Nobody needs to phone the coffee shop downstairs and get a skinny latte delivered to their door - but when you have a newborn baby and haven’t even managed to get dressed for three days, it is pretty helpful. And the same goes for when you realise you’ve run out of nappies and have had to fashion something for the baby from an old muslin until the shop down the road delivers a pack. Or when your husband gets home from work and looks in the fridge, before promptly declaring it is the perfect night for a home delivery. And yes - as shallow as it all sounds, I miss all that. I now live in a sleepy village and when I rang the local Chinese takeaway to ask if they did home delivery, they laughed at me. Keep me in your thoughts, readers. It’s hard out here in the real world.

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Louise and her children

 The things I don’t miss

1 - Being away from family

This is the obvious one, of course - and the very reason we took the decision to move home. Because now that we live down the road from most of our family, I definitely don’t miss those heartbreaking phone calls when the kids wanted to reach inside the phone for a cuddle from their grandparents, nor starting the countdown to trips home at least a month before our departure, nor always being the one to miss engagements, and hen do’s, and weddings, and the chance to hold newborn babies while they were still actually new. In nine years of being away, I feel like we missed so much - but we can make up for it now with trips to Granny and Grandad’s for tea after school and Sunday lunches with the crispiest roast potatoes and the whole family crammed around the table. Sometimes we feel so lucky that it feels like a dream.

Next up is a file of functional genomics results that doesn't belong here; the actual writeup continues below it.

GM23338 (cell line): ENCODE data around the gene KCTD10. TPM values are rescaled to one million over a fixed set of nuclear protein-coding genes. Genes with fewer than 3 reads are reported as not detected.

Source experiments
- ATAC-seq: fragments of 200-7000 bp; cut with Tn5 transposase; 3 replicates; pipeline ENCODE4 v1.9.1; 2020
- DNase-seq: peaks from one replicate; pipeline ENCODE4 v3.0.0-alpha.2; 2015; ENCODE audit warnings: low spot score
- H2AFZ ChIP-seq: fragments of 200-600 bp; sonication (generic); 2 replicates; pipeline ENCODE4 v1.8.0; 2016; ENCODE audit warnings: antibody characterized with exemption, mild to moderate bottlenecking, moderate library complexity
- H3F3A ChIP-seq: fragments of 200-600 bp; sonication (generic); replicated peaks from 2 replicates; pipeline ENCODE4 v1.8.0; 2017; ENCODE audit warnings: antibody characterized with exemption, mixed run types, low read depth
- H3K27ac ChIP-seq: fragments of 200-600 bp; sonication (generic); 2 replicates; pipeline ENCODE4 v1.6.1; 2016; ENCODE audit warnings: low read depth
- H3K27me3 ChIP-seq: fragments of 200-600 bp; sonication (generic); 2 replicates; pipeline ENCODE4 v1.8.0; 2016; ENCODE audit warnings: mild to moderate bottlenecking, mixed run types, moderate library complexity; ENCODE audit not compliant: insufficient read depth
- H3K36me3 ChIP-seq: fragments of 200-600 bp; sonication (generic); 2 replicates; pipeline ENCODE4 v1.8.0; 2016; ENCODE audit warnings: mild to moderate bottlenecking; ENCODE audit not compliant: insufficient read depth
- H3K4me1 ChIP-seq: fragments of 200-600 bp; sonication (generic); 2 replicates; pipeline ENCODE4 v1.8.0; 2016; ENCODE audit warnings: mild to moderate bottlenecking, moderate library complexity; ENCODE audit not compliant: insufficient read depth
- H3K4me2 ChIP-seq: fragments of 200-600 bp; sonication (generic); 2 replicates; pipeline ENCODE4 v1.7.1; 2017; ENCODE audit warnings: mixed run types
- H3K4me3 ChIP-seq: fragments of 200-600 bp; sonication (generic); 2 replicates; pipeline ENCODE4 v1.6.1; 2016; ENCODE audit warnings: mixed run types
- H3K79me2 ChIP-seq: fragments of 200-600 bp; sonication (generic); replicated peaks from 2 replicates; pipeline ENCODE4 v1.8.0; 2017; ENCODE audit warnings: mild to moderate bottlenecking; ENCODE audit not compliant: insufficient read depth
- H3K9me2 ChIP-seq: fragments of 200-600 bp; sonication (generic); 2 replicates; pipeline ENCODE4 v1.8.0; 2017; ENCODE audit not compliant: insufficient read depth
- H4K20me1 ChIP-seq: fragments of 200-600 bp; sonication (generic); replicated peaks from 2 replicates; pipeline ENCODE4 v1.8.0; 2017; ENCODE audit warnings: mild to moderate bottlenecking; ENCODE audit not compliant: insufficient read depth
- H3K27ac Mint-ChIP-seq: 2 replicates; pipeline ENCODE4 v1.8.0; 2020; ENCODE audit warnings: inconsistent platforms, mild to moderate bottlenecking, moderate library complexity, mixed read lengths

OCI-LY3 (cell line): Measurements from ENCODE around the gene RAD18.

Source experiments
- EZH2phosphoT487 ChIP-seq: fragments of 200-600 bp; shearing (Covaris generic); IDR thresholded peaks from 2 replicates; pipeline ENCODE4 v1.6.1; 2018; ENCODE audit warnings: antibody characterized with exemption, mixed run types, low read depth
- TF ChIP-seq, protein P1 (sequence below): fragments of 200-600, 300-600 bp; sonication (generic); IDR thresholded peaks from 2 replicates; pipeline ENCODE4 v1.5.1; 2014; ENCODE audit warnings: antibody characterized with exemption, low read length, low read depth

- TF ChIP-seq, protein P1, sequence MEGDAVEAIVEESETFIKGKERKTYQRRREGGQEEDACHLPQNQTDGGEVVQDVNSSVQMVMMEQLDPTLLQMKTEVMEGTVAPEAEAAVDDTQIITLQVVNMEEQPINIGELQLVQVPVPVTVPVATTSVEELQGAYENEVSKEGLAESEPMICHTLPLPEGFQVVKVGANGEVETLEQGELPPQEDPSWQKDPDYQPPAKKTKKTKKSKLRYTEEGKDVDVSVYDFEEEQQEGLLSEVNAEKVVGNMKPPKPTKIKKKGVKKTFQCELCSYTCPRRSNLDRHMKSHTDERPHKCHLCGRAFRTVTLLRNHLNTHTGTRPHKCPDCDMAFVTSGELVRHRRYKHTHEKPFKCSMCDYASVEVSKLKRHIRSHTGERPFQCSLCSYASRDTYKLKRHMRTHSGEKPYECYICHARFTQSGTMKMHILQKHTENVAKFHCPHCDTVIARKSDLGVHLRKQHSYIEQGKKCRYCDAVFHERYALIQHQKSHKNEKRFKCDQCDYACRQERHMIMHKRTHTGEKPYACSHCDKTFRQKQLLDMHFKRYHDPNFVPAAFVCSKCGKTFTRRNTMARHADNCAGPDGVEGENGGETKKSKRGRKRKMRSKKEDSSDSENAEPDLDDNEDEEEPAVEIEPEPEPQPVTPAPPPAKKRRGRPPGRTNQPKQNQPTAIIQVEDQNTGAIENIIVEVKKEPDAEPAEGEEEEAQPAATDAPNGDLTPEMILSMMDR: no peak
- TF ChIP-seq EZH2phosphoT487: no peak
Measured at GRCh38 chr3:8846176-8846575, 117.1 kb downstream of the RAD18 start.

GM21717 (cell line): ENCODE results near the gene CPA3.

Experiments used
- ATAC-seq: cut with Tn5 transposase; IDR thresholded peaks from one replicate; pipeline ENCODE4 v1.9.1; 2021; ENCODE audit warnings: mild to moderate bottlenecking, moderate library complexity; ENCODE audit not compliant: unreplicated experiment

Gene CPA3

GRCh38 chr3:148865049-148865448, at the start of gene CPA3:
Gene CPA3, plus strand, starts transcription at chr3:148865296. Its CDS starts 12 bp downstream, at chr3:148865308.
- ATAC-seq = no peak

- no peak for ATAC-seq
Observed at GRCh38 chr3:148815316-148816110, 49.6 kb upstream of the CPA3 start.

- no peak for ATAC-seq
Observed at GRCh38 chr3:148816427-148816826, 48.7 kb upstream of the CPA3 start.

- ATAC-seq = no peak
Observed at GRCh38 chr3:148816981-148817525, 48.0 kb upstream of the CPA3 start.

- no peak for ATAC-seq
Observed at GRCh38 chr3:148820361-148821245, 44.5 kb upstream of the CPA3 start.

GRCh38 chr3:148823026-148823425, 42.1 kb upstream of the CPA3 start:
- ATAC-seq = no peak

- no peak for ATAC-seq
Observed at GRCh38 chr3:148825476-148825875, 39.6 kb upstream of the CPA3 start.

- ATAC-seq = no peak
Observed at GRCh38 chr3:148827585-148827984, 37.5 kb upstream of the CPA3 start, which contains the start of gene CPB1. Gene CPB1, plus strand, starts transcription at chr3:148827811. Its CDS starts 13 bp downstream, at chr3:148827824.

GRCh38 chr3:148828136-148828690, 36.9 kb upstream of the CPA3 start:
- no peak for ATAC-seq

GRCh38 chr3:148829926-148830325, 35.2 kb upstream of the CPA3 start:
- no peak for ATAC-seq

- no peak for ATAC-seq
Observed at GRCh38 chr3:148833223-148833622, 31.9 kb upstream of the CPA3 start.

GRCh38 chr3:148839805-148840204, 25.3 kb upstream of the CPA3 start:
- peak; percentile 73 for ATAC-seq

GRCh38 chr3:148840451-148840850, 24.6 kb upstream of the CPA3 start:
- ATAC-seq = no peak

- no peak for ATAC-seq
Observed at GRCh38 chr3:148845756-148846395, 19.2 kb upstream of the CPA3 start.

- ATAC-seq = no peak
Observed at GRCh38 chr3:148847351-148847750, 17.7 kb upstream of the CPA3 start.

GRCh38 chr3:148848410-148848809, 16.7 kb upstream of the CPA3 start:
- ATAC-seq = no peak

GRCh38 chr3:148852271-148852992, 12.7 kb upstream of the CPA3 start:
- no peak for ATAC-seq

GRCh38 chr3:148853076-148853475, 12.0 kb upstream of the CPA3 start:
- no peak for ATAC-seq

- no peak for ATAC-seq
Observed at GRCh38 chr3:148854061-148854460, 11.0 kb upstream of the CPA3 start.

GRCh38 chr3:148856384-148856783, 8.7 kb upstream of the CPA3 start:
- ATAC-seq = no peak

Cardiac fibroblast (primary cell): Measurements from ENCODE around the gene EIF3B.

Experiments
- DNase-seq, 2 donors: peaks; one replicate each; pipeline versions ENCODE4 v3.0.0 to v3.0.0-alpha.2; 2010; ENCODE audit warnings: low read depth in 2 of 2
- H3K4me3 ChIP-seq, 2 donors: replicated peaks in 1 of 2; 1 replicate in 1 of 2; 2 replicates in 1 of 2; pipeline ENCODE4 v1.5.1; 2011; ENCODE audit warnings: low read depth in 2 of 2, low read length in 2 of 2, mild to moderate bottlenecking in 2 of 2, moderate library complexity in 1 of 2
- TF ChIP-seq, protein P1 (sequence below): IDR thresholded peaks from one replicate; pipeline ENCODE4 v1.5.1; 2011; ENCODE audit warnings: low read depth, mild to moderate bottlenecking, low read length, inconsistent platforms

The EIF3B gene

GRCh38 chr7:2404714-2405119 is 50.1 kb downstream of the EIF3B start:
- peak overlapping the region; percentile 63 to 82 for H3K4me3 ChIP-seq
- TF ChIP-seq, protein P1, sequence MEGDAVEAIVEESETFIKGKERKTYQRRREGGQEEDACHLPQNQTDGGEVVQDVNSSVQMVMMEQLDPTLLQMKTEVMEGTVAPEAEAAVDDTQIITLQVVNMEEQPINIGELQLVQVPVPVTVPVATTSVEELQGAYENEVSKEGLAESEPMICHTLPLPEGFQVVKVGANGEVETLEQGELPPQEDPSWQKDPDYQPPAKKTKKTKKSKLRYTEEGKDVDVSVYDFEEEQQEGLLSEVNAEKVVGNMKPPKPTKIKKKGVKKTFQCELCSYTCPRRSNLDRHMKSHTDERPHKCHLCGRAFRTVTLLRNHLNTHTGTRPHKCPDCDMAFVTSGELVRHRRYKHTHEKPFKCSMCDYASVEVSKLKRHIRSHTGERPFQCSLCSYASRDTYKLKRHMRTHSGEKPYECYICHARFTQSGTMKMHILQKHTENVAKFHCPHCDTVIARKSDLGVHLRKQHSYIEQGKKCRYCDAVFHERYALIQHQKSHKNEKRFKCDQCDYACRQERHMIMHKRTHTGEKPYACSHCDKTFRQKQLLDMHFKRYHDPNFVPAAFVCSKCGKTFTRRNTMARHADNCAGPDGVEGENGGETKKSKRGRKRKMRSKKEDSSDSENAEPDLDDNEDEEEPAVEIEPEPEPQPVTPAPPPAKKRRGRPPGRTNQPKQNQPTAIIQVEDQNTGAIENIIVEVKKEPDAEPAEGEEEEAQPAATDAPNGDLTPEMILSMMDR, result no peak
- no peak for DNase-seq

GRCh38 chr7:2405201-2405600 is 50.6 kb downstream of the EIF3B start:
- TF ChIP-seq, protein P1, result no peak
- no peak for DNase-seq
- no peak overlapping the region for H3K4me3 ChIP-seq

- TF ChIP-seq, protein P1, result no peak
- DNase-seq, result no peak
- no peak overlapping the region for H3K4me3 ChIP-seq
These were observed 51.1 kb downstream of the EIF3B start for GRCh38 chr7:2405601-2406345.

2 - The constant flights

I always knew that the next long-haul flight was just around the corner. And before I had children, that was OK. I quite enjoyed the chance to pack my bag, sit back and watch films at 42,000 feet, and arrive in a different country and climate mere hours later. But since having kids, these flights invariably included apologising to fellow passengers for flung bread rolls landing in their laps, several nappy explosions per flight, and a squabble over who got to eat Mummy’s dinner chocolate. And that was before I had to deal with the 3am jet-lagged starts at the other end. I became a bit of a pro at flying with kids towards the end, but knowing I can sit still for a while and store away the suitcases fills me a huge sense of relief.  

3 - The driving

The roads are definitely not something I am missing. In fact, as I tootle along winding country roads to take my children to school in the UK, I am still surprised when the car behind doesn’t fly up behind me. “They’re keeping a safe distance?” I think. “I do hope they’re OK…” My road rage these days comes in the form of tractors creeping slowly in front of us when I’m running late for the school drop - and that usually abates when the driver concerned dons his hat to apologise as I move past. And you can’t be angry at a man that dons his tweed cap. You just can’t.

4 - The grocery shopping

I got used to supermarket shopping in the UAE in the end, but it did take me a while. Buying fruit and vegetables from one store, nappies from another, meat from another, and general cupboard stocks from another. I became a shopping ninja - but there were still times when I was simply too tired to drive around and settled on a Dh35 cauliflower because I needed one for that night’s dinner. The day I accidently purchased Dh95 strawberries was a serious low point though (I seem to remember having beans on toast that night to repent). Six months since moving home, however, and the supermarket aisles are still like Aladdin’s cave.  I am regularly found shouting at my husband from the baby aisle: “THESE BABY WIPES ARE 75p (Dh3.75) a PACKET! SHOULD I BUY 10?” So no, I can’t get a double-shot skinny latte with soy milk and my name scrolled on the side of the cup delivered to my door in a matter of minutes - but I do quite literally jump for joy when I spot 50p (Dh2.50) cauliflowers. And for now, I’m definitely not arguing with that.